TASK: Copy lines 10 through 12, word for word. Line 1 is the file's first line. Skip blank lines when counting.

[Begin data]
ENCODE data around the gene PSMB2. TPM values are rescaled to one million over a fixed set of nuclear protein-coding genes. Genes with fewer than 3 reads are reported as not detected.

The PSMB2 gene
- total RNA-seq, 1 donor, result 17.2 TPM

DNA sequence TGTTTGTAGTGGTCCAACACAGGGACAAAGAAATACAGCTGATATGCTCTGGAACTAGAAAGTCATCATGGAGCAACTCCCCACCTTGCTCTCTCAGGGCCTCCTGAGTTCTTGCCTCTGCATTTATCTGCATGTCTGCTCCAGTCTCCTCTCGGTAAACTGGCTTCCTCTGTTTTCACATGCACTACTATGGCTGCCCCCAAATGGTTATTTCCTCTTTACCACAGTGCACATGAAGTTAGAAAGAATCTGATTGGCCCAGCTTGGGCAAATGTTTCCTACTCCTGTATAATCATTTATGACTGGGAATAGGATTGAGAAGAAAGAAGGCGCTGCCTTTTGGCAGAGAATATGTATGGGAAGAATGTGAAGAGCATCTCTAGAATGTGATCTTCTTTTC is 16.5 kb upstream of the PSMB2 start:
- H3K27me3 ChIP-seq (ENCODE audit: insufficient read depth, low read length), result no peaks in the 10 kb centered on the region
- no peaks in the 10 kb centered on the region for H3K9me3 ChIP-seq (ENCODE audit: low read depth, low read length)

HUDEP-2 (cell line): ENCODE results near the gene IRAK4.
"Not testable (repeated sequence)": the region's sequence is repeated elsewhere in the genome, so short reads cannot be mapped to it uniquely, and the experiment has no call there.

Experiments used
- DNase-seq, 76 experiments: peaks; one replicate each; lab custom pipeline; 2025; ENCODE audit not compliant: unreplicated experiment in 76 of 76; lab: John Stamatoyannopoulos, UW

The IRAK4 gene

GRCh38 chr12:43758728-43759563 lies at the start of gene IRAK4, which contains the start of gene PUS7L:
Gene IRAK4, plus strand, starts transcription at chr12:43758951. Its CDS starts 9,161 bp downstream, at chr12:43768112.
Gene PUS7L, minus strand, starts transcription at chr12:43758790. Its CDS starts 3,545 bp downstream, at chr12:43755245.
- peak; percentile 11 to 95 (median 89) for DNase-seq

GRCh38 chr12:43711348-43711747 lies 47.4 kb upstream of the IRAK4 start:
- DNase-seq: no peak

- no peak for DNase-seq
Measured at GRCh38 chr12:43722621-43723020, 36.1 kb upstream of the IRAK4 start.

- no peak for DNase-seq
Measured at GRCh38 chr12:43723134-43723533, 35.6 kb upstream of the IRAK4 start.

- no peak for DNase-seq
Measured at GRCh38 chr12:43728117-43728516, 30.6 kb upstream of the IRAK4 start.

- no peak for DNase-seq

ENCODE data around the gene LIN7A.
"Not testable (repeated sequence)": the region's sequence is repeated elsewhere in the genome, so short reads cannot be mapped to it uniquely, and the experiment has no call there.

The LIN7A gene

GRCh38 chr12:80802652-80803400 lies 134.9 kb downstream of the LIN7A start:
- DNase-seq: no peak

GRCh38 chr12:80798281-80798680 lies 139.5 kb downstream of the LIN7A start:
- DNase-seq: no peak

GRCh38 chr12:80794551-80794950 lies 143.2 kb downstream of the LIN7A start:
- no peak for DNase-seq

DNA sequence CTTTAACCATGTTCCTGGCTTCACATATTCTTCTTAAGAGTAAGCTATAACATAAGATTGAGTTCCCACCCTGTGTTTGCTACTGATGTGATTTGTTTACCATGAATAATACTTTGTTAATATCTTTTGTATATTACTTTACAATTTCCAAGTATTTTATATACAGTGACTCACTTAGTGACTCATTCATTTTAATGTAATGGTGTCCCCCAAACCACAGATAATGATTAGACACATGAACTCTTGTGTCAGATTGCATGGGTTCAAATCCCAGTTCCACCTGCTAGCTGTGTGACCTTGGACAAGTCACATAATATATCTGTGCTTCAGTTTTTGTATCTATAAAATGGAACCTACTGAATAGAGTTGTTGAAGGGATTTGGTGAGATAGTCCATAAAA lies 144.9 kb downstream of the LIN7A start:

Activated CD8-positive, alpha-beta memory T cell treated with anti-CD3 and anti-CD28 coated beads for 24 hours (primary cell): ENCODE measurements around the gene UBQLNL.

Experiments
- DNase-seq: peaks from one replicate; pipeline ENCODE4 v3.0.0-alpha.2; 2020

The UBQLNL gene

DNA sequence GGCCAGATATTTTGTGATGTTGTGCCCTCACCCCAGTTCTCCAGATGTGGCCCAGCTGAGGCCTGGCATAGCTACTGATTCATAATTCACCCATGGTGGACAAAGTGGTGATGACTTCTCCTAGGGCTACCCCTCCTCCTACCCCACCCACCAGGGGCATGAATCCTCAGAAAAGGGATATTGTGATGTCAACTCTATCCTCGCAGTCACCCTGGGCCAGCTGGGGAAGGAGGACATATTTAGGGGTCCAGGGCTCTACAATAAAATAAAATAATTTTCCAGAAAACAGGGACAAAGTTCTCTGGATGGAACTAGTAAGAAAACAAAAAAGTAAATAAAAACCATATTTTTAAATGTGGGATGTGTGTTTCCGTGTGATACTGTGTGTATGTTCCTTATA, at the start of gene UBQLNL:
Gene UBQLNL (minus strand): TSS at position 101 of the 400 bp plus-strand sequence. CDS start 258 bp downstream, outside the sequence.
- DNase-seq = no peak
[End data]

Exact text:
- DNase-seq, 76 experiments: peaks; one replicate each; lab custom pipeline; 2025; ENCODE audit not compliant: unreplicated experiment in 76 of 76; lab: John Stamatoyannopoulos, UW

The IRAK4 gene

GRCh38 chr12:43758728-43759563 lies at the start of gene IRAK4, which contains the start of gene PUS7L: